December 18, 2015 | Policy Brief

Hezbollah Casts Shadow over Lebanon’s Presidential Vote

December 18, 2015 | Policy Brief

Hezbollah Casts Shadow over Lebanon’s Presidential Vote

Lebanon was scheduled for presidential elections on Wednesday, but for the 32nd time in two years, parliament failed to achieve the necessary quorum to select a president. The frontrunner had been Suleiman Frangieh, a pro-Syrian lawmaker, and although Lebanon has temporarily averted the election of yet another pro-Damascus president, the country’s prospects remain dim. The elections have been rescheduled for January 7, but whatever the outcome – whether a new president is chosen or the Presidential Palace remains vacant – the winner will be the same: Hezbollah.

Lebanon’s sect-based political system, in place since 1943, means the president must always be a Maronite Christian (the prime minister must be Sunni Muslim and the parliamentary speaker Shiite). The president is not chosen through direct elections, but by a parliamentary vote requiring a quorum of two-thirds of parliament.

Syria’s occupation of Lebanon in the years after the country’s civil war ended in 1990 has meant that the presidency has generally been filled with officials close to Damascus and its ally Hezbollah. Even after Syrian forces withdrew in 2005, Hezbollah has maintained that power by allying with General Michel Aoun, the leader of parliament’s largest Christian party, thereby achieving virtual veto power over presidential elections.

While Aoun is ostensibly Hezbollah’s preferred candidate, the Party of God will have an equally close ally if Frangieh is selected. Not only does the latter share Hezbollah’s close ties to Syrian President Bashar Al-Assad, but he is also an enthusiastic supporter of the group’s “resistance” against Israel and spurns any attempt to disarm it. Frangieh fiercely opposes an international tribunal into the role of Hezbollah and Syria in the murder of former prime minister Rafik Hariri, and even waxes poetic about his gratitude for “living in the days of Sayyed Hassan Nasrallah,” the leader of Hezbollah.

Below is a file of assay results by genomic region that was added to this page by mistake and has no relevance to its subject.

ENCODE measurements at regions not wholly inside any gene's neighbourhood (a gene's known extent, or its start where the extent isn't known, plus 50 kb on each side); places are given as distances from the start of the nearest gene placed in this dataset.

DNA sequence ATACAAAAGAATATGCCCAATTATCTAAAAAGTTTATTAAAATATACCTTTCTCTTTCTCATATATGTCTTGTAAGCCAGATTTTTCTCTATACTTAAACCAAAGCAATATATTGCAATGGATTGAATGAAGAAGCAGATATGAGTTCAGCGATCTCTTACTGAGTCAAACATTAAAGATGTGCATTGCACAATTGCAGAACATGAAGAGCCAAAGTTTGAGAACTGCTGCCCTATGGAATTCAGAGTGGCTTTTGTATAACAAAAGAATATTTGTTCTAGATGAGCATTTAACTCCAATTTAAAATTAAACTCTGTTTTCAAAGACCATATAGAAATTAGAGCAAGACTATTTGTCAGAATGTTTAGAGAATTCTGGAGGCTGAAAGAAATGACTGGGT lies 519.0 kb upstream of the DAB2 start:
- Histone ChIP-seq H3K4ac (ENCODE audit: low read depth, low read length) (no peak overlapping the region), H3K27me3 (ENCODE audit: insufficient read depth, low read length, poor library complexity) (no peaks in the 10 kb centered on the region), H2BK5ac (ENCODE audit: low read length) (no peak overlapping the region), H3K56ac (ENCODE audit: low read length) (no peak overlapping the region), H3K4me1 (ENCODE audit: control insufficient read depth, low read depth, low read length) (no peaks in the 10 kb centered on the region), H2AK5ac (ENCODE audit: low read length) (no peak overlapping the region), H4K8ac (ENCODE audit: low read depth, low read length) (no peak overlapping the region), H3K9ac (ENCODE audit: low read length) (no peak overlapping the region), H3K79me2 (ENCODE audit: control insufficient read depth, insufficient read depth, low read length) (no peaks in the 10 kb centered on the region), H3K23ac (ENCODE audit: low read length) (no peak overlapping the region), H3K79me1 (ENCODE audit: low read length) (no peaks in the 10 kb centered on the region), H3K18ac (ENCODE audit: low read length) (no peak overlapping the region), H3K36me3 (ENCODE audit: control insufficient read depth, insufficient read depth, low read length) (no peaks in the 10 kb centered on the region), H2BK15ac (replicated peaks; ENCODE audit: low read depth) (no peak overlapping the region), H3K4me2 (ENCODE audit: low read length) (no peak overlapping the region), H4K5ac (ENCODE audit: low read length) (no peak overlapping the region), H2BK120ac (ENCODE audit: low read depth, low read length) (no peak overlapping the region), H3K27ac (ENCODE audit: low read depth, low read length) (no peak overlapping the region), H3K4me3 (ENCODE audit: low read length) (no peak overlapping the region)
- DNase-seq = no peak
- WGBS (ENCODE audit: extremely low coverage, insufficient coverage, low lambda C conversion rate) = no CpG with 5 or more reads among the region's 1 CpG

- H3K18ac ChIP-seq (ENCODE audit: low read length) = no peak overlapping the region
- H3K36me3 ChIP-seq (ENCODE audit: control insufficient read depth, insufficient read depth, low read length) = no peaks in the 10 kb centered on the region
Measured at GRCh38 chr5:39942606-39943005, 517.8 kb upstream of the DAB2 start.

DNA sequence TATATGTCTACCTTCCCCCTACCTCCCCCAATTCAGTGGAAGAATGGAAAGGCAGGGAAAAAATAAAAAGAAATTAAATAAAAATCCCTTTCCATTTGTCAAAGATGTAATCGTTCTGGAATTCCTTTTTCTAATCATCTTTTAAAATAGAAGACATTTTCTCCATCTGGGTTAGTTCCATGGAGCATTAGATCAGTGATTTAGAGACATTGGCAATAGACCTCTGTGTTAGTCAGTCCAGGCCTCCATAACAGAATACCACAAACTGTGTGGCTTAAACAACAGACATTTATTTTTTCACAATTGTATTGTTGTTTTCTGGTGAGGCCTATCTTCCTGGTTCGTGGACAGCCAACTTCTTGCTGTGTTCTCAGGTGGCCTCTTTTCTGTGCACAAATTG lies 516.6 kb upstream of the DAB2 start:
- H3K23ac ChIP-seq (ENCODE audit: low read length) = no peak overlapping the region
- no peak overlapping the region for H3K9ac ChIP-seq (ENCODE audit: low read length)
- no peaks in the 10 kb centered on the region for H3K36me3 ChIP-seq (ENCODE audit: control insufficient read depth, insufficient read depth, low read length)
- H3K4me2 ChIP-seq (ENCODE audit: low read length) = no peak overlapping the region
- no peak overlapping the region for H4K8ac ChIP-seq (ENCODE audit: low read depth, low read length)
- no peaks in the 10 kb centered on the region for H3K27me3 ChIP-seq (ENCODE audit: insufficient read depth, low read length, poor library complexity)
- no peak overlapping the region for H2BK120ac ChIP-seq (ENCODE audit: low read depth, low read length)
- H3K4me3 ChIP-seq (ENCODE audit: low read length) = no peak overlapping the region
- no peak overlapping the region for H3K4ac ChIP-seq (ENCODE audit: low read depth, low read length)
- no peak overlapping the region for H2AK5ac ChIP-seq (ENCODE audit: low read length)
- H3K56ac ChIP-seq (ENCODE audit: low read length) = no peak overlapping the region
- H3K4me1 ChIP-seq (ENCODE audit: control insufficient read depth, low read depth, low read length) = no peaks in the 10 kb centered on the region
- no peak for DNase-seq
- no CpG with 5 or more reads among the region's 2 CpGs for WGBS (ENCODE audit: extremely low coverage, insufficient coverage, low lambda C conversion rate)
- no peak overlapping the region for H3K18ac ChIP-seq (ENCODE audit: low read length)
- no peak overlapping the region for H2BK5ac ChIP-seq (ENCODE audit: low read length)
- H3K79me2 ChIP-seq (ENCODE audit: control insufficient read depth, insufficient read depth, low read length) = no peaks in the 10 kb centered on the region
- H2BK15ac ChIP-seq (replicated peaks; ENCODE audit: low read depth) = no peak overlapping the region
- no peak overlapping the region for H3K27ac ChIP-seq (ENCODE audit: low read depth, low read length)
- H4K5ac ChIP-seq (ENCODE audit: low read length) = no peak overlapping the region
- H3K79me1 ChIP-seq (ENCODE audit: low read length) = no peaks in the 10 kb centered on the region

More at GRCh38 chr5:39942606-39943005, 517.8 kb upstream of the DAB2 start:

Frangieh – a childhood friend of the Syrian leader whose family’s alliance with the Assads goes back decades – has described Lebanon and Syria as parts of one “integrated whole.” He is also an admirer of the organization’s primary patron Iran, praising its expanding role in the region and crediting its “Axis of Resistance” for saving Lebanon from the ravages of the Syrian civil war.

Despite Frangieh’s pro-Syria sentiments, he also has the unlikely political support of Saad Hariri – son of the assassinated premier and leader of the pro-Western March 14 Alliance. Hariri appears to hope that supporting the frontrunner will allow him to safely return home from Saudi Arabia, where he has been in a self-imposed exile since 2011.

If Frangieh is ultimately elected – or less likely, Aoun – the Shiite movement will have a staunch supporter as head of state. By contrast, if the presidential vacancy continues, Hezbollah will use it to continue flaunting the government’s impotence (the months-long garbage crisis is one piquant example), presenting itself as the only viable alternative.

Hezbollah’s flag quotes the Quranic passage, “Surely the Party of God are the victors.” In the case of Lebanon’s presidential elections, that motto appears to ring true.

David Daoud is an Arabic-Language Analyst at Foundation for Defense of Democracies. 


Hezbollah Lebanon Syria